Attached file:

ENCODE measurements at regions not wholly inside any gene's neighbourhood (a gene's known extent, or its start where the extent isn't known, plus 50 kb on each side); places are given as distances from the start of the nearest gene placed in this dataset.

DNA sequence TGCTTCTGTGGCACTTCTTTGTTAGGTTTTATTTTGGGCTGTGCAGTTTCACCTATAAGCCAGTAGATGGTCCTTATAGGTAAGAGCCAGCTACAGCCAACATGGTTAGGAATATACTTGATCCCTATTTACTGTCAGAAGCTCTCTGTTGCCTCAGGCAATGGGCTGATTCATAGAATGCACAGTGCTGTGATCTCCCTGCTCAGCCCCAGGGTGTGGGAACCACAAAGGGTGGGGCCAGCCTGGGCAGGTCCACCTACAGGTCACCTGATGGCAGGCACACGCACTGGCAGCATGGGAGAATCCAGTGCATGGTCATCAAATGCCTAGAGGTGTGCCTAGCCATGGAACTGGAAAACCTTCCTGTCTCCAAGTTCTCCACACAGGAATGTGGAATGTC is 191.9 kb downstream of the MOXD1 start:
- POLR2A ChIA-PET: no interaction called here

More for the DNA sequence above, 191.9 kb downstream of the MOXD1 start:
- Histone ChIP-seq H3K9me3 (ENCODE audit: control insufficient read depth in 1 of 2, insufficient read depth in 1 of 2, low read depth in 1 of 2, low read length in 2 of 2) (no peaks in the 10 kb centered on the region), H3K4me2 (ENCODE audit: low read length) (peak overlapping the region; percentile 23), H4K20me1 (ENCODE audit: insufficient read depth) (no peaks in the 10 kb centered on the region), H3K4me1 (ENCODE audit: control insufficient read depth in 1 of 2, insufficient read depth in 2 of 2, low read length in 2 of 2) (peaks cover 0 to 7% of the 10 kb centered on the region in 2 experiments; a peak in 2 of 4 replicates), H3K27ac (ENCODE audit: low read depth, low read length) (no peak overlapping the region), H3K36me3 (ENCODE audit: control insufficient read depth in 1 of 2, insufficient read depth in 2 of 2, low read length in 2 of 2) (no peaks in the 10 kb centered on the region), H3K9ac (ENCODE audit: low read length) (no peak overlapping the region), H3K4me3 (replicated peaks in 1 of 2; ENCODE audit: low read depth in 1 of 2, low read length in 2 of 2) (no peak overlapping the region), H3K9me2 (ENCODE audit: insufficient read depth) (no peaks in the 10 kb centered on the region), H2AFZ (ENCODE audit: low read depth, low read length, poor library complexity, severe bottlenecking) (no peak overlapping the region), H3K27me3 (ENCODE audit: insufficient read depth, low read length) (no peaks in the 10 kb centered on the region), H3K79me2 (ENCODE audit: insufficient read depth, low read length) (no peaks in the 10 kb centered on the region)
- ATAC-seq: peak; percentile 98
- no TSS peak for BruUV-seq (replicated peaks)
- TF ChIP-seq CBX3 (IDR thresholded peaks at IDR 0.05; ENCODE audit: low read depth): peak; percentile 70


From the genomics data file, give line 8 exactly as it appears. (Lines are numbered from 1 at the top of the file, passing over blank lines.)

- TF ChIP-seq CBX3 (IDR thresholded peaks at IDR 0.05; ENCODE audit: low read depth): peak; percentile 70